One thing that’s really interesting about this book is that you describe a number of times where it seems like someone was in the right place at the right time with the right people. Like when you introduced Patti to Fred Smith from MC5. (The pair would marry in 1980 and remain together until his death in 1994.) How much of rock history chalks up to simple twists of fate?
Well, like they say, there are no accidents – but when they happen, you have to be aware enough to to ride them. What would I have been like if instead of growing up in New York City, and being downtown at a certain moment in time and meeting Patti, what would my lifeline have been like if I grew up in Omaha, Neb.? You just don’t know. I think one of the interesting things about these scenes is that you got a bunch of people, and all of a sudden they start thinking similarly. … All of the scenes took a couple years to figure themselves out and pulled in a lot of people who were not skilled at what they were doing, that they were understanding who they were … and kind of going up wrong alleys and figuring this out and trying to understand this and making mistakes and having fights — that to me is how you form something that’s unique.
I’m glad you said that because the book also highlights how, although these scenes were different from one another in many ways, there’s also a lot of similarities between them.
They all start with a bunch of people trying to figure out how to come together in a weird way. … I think you can go through all of the moments in time and space that I talk about and find that they kind of come together, like cosmic dust starts coagulating and becoming a planet or a star. You know, there’s all these kind of amorphous things happening and it’s not very well defined, and it’s only vaguely understood. It’s only through the hindsight of looking at what happened that you can see the similarities.
What was the most surprising thing you learned while writing this book?
The most surprising thing to me — and I probably should have known it — is that New Orleans was as much responsible for the creation of this beast called rock ‘n’ roll as Memphis. In fact, I think a case can be made that within the walls of Cosimo Matassa’s studio, which you can go visit even now that it’s part of a laundromat and you can see dryers on the wall. Within this little room, the building blocks of rock ‘n’ roll were certainly put into place in the same way that Sam Phillips’ Sun Studios provided a manger for the mutated birth of Elvis Presley. I really enjoyed investigating New Orleans. I knew some of the major players, but spending a week there just roaming around – going to where the Dew Drop Inn was, going to visit Dr. Ike Padnose of the Ponderosa Stomp at his incredible house filled with amazingly rare records, that was the one that kind of opened my eyes to the glory of New Orleans music. And that’s of course, my sense of growth because, again, I knew Fats Domino and I knew Lloyd Price and Smiley Lewis, but to get deep into it, that was beautiful.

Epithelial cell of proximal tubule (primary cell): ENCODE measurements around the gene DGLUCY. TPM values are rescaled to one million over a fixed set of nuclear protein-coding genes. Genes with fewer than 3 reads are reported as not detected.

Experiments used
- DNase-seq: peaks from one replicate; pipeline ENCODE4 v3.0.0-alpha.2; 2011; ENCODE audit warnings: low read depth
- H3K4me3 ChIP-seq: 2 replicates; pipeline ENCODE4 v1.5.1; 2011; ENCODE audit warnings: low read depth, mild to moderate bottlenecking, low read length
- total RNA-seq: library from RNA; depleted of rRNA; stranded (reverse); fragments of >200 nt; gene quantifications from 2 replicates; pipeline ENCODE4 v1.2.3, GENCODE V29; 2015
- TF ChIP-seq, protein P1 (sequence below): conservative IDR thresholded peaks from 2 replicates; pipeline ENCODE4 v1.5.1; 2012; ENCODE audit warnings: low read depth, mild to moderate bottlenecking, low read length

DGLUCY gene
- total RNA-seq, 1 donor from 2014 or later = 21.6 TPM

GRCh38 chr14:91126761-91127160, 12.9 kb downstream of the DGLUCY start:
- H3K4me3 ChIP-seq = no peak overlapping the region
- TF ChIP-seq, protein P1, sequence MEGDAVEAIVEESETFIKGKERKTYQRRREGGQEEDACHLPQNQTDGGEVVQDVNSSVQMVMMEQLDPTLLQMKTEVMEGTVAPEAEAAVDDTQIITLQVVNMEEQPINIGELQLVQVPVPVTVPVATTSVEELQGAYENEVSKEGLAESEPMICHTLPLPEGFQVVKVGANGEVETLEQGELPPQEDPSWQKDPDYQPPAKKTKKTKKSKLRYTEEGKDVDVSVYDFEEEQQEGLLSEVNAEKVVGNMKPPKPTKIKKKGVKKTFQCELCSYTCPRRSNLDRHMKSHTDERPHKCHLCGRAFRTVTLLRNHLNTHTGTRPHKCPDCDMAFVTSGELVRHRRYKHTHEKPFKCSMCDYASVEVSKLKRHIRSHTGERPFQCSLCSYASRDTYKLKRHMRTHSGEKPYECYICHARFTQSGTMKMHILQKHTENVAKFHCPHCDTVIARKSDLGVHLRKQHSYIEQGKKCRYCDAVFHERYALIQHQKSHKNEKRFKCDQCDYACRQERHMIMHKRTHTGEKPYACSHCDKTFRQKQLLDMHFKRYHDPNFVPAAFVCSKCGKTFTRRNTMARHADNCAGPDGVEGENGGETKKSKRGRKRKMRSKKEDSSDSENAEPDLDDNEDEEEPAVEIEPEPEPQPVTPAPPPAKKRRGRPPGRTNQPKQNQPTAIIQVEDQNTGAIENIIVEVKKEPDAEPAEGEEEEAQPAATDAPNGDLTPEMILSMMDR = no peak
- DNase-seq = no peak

You mention that you don’t think rock is dead and that you also don’t harbor much nostalgia for the past, even if it was great. Do you believe we’re heading into another era of rock music now?
I believe rock ‘n’ roll is in its time of interpretation, rather than innovation, and it will still be treasured in the same way that any music — Dixieland jazz, or bebop, blues – you know, you’re not going to have a new spin on the blues, unless it’s not the blues, but there will be incredible blues interpreters. And I believe music lives on. … I’m just really curious to peer into the crystal ball and see what’s coming next – because that’s where the excitement is. For me, it’s some kid in a garage or basement or bedroom or something, monkeying around with something and coming up with a sound that’s never been heard before. And that sound might be the sound of the 2030s or the 2040s. And in my mind, bring it on.
What do you hope people take away from reading Lightning Striking?
I hope when people read the book, they get a sense of the long journey that rock ‘n’ roll has been on – its many permutations, its ability to evolve and outlive itself, and its ability to express this deep longing within people for a sense of release and becoming.